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  Parenting Advice Column
  Subject: potty training/nighttime needs

QUESTION:

I would like to know the best way that I can get my child potty-trained and to get my child to enjoy potty-training. I also have another question on how to get my child off the bottle at night time. My child does not take the bottle through the day she drinks out of a cup, but when I send her to bed at night, she will cry if I do not give it to her.

Please help!

Name withheld


JAN'S REPLY:

You sound like a caring and concerned parent. Thank you for sending your questions.

I have one question myself. Why is it that you see the night-time bottle as a problem to be solved? What difficulty does it cause for you or for her, as you see it? If you're worried that she will never give up this bottle, you can relax, because children do grow up, all on their own, at their own personal rate of growth.

Have you read my article "Ten Reasons to Sleep Next to Your Child at Night"? Please take a look at this, because if your child is sleeping alone, the bottle is very probably a security object which helps her to cope with loneliness or night-time fears. Security objects act as a substitute for the parent's presence and reassurance. If she can sleep next to you at night, her need for a substitute object will very probably disappear quickly. A general rule of thumb is that each and every "troublesome" behavior will remain until the child's underlying, legitimate need is met. The parent's task, then, is not to force the child to move toward more mature behavior, but to enable the child to do this, by seeing that her genuine needs (especially the need for love and reassurance) are met as they arise.

If she is already sleeping with you, I would recommend patience until she is ready to give it up. Forcing a child to let go of a source of security before he or she is ready really doesn't accomplish anything. The need will still be there, and will simply be transferred to something else that may be more of a problem for you. We can't force a child to grow up any faster than they are already doing, nor should we feel any need to do so. As I discuss in my article on learning disabilities, we can't speed up a child's rate of growth any more than we can force a rose to bloom faster.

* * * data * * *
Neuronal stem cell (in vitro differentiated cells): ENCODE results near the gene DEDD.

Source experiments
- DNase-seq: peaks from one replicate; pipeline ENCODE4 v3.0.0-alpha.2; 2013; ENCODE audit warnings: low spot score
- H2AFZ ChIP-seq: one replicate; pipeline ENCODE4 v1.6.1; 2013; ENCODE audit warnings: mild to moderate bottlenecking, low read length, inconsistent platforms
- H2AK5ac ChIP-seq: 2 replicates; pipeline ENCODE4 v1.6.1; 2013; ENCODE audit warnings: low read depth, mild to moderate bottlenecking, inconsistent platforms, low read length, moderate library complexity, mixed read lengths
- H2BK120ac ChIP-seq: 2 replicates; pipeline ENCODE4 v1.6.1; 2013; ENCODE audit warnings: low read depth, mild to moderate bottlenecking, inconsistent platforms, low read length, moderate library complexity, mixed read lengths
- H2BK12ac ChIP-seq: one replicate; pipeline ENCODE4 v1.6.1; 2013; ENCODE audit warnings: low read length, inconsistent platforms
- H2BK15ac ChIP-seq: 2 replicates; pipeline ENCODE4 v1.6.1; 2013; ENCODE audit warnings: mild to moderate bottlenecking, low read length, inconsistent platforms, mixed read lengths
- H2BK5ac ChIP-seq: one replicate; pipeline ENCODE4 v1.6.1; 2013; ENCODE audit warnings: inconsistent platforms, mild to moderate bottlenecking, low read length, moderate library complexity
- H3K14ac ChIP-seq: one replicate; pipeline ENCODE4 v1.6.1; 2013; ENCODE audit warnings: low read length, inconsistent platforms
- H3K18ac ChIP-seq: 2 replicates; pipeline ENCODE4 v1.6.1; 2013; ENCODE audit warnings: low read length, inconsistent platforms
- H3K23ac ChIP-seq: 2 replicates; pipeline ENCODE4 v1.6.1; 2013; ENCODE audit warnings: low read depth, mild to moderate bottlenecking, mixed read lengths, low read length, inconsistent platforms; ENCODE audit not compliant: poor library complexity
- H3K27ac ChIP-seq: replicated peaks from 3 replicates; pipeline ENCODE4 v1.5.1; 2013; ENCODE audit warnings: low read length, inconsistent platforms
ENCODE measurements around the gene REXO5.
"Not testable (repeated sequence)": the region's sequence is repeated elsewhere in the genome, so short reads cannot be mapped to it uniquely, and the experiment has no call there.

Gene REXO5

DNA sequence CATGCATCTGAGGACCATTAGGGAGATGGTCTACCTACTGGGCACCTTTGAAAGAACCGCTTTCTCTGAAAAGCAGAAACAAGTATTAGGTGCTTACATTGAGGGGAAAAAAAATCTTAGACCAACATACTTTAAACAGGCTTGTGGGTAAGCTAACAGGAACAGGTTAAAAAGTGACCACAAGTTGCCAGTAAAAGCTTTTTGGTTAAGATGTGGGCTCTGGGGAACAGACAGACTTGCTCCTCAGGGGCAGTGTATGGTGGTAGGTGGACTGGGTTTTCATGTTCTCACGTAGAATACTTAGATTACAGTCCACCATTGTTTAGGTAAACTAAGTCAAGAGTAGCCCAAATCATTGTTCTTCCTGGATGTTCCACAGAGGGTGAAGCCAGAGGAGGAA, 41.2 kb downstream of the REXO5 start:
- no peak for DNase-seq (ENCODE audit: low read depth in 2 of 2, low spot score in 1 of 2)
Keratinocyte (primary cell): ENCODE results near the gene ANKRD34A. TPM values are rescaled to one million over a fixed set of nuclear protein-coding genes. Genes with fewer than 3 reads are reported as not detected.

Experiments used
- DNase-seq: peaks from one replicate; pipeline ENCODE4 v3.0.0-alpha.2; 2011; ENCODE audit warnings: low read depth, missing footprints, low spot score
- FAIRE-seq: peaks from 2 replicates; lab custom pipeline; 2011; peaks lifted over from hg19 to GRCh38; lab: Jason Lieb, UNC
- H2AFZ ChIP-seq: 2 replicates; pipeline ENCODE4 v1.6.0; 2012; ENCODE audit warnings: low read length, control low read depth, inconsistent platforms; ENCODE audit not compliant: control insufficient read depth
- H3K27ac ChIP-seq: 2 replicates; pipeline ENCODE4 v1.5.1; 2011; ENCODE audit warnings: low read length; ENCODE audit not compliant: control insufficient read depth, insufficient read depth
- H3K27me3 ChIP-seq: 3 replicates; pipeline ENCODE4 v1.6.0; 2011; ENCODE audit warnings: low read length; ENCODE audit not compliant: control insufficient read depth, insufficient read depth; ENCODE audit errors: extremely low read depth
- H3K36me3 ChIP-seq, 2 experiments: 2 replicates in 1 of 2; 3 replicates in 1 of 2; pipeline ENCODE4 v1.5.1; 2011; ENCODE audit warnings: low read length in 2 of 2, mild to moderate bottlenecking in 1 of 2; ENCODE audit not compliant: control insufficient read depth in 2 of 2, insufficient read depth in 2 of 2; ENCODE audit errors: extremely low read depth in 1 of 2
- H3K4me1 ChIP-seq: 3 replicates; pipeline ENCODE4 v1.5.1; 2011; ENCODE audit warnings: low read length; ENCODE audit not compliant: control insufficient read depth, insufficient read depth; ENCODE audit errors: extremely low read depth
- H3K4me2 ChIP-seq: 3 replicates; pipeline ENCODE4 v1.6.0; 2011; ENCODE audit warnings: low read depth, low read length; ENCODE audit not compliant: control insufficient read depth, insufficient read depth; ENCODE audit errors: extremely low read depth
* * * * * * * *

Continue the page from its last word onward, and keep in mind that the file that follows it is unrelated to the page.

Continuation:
Re the potty problem, same advice. When she's ready, she's ready. If you are being pressured by relatives or friends asking you about this matter (which is not really their business), try to ignore this well-meant but unnecessary interference. All you need to do is have a potty seat available for her and - in a respectful and gentle way - explain what it is for. When she's ready, she'll use it. Even after that point, remember that stressful situations may "set her back". If she asks for a diaper though she has already used the potty for some time, honor that request. Trust her to know what she is ready to take on during any given day. Who knows more than the child what she is capable of doing?

Remember that each child has a built-in rate of development, and what is "normal" for one may not be "normal" for another; in fact, there are wide variations for potty-training, giving up bottles, and every other milestone. Any comparison to other children is unhelpful and can cause unnecessary worry for the parent. As Epictetus wrote almost two centuries ago, "There is only one way to happiness and that is to cease worrying about things which are beyond the power of our will."

The educator John Holt had an interesting analogy: he cautioned parents that "children are not trains". What he meant was that a train must reach each station on time, otherwise, it will arrive late at the final destination. A child, however, can arrive "late" at any or all of the "stations" or milestones of development, but can quickly catch up later. For example, a child I know about didn't learn to read until he was twelve, but later graduated with honors from Harvard (fortunately, he had been homeschooled, so he was never hindered by a "learning disability" label!)

Believe me, "this too shall pass", and faster than you imagine. My "baby" just turned sixteen. All the "problems" we thought would last forever just vanished one by one as he grew older. Your little girl will grow up - and looking back on this later, you'll be amazed that you thought you had to help her do this! All she needs from you is the joy you feel as you watch her grow and mature.

Jan

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